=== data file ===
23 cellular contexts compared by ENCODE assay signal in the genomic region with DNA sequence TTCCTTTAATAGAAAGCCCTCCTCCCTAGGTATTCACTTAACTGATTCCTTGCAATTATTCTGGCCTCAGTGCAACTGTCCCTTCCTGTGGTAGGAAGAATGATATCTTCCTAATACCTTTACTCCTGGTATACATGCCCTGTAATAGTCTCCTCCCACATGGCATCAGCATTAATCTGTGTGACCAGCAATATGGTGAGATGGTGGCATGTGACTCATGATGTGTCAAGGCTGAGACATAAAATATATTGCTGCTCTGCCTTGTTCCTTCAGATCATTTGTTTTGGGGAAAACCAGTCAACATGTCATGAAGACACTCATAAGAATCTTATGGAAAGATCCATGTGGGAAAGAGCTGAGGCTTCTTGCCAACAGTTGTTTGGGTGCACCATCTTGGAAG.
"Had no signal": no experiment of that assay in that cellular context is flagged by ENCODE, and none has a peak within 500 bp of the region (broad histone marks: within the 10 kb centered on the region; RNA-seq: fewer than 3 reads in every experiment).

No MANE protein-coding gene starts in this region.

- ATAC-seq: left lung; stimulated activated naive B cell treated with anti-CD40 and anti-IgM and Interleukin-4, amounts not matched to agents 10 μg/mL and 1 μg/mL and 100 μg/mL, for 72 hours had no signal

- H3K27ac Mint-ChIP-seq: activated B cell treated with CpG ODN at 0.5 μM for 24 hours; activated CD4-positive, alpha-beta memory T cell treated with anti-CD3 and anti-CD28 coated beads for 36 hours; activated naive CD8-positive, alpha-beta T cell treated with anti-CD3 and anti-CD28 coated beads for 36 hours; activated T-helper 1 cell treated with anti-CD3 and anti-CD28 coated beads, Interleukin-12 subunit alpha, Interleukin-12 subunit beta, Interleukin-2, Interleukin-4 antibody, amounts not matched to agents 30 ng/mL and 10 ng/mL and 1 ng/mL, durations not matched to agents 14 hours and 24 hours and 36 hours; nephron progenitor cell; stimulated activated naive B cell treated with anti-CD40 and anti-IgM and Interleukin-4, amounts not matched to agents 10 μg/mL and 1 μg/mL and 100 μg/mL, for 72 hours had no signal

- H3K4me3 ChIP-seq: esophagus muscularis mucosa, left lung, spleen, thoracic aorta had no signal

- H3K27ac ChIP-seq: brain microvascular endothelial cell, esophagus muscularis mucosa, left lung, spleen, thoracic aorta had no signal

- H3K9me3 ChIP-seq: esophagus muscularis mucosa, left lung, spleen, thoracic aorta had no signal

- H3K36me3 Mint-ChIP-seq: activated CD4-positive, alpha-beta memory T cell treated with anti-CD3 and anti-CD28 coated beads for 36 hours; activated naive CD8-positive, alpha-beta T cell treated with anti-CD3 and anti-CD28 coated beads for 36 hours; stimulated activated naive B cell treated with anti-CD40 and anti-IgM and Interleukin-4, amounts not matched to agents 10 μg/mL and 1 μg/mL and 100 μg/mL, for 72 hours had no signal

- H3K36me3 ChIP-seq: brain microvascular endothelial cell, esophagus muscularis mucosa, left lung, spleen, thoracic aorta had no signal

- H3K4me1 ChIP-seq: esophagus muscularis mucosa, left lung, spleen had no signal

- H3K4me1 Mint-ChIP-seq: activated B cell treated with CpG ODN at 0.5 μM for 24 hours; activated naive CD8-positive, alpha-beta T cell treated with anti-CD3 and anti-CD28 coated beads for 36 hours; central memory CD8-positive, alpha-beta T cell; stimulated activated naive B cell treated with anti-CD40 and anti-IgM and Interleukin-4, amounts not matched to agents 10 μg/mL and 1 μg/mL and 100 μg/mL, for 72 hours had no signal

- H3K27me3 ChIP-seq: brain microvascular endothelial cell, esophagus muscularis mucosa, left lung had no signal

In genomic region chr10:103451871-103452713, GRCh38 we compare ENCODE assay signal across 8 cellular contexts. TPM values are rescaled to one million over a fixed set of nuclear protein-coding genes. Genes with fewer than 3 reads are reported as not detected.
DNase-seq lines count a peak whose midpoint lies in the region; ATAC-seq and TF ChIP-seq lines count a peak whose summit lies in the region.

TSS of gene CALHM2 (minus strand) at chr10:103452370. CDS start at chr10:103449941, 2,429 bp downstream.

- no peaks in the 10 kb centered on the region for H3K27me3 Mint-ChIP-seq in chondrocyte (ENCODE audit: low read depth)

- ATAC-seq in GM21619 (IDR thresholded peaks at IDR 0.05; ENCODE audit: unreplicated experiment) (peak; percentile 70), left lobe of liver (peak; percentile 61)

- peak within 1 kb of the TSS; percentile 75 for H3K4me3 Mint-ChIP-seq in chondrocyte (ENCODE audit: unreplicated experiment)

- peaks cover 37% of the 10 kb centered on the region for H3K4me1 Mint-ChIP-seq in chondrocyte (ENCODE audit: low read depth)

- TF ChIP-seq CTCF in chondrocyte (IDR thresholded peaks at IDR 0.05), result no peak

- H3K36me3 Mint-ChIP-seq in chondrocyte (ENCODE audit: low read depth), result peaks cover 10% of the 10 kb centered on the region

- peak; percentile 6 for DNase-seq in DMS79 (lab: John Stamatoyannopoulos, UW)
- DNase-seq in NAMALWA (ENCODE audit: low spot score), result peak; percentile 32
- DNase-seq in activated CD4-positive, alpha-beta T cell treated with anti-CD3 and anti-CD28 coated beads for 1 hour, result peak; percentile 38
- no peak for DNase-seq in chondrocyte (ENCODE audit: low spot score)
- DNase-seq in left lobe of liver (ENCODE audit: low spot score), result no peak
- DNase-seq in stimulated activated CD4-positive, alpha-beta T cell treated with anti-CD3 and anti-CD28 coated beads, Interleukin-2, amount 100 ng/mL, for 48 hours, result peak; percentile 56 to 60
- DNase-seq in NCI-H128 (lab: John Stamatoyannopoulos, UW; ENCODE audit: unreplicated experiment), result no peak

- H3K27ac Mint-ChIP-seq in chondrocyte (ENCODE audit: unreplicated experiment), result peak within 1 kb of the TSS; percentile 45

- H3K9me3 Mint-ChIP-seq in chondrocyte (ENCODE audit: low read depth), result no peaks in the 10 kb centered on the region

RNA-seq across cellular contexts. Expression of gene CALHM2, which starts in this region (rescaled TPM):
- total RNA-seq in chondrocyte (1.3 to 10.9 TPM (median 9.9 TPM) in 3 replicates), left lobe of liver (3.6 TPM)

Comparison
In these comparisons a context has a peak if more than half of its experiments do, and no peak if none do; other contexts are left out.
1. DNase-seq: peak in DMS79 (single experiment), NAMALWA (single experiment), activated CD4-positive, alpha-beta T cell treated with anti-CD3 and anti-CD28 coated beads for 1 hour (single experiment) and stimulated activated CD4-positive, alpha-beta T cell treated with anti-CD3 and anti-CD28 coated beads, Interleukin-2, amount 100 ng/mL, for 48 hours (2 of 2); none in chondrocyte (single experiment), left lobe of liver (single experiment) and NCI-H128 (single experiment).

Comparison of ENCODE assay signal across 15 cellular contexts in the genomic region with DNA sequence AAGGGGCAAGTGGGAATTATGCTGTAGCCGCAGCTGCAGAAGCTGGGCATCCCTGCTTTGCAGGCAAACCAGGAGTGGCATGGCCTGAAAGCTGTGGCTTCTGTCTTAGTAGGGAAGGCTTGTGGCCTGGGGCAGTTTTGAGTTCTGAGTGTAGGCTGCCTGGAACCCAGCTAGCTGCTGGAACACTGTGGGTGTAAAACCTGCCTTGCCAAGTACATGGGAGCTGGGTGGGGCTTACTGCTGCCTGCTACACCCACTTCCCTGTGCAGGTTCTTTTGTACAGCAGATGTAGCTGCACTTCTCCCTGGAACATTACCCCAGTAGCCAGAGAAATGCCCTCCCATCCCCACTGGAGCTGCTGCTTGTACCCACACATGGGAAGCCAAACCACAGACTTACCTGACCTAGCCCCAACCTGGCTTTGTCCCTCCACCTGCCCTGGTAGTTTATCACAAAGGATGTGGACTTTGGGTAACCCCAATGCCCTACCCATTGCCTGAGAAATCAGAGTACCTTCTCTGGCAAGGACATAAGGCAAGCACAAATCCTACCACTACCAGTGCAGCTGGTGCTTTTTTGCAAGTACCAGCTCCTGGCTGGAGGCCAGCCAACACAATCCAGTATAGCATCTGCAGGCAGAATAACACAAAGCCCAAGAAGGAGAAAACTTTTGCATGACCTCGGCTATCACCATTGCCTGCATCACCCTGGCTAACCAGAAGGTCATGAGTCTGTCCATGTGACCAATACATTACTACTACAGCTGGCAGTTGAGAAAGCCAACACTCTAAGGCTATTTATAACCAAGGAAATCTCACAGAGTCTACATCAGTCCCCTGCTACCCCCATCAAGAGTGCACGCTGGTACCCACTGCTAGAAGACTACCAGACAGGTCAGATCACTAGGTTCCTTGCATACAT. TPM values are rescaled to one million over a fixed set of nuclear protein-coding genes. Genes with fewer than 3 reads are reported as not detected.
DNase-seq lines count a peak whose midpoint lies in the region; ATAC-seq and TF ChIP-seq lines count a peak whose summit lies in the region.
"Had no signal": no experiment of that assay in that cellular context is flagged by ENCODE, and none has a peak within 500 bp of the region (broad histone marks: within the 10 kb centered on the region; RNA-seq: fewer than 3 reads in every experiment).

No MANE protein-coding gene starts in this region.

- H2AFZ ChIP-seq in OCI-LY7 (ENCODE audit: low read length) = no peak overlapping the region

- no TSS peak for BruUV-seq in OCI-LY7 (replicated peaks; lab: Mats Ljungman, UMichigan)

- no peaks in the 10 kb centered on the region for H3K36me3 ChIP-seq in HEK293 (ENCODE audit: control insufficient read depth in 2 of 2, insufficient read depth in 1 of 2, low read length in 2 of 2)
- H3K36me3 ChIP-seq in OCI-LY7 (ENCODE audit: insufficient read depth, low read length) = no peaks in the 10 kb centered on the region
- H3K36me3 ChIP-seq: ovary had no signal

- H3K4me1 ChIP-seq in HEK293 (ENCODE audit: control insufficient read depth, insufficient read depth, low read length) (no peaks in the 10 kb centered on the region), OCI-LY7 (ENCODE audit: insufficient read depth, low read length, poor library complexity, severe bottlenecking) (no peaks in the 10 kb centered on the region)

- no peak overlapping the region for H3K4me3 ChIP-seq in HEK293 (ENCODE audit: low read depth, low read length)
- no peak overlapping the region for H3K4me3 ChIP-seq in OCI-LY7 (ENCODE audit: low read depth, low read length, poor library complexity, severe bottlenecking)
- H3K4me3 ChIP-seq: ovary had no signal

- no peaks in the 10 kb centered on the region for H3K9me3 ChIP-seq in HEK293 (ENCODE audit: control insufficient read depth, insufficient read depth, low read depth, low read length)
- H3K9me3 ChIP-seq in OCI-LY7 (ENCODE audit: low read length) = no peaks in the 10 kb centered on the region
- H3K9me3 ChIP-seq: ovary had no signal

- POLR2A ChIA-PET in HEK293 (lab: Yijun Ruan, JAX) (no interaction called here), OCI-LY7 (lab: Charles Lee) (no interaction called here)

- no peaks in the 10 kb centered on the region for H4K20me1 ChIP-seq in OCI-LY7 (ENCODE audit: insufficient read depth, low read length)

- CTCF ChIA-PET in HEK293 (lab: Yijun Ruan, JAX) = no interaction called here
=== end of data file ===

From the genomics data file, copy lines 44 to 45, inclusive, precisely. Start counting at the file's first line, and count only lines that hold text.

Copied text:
- H3K36me3 ChIP-seq in OCI-LY7 (ENCODE audit: insufficient read depth, low read length) = no peaks in the 10 kb centered on the region
- H3K36me3 ChIP-seq: ovary had no signal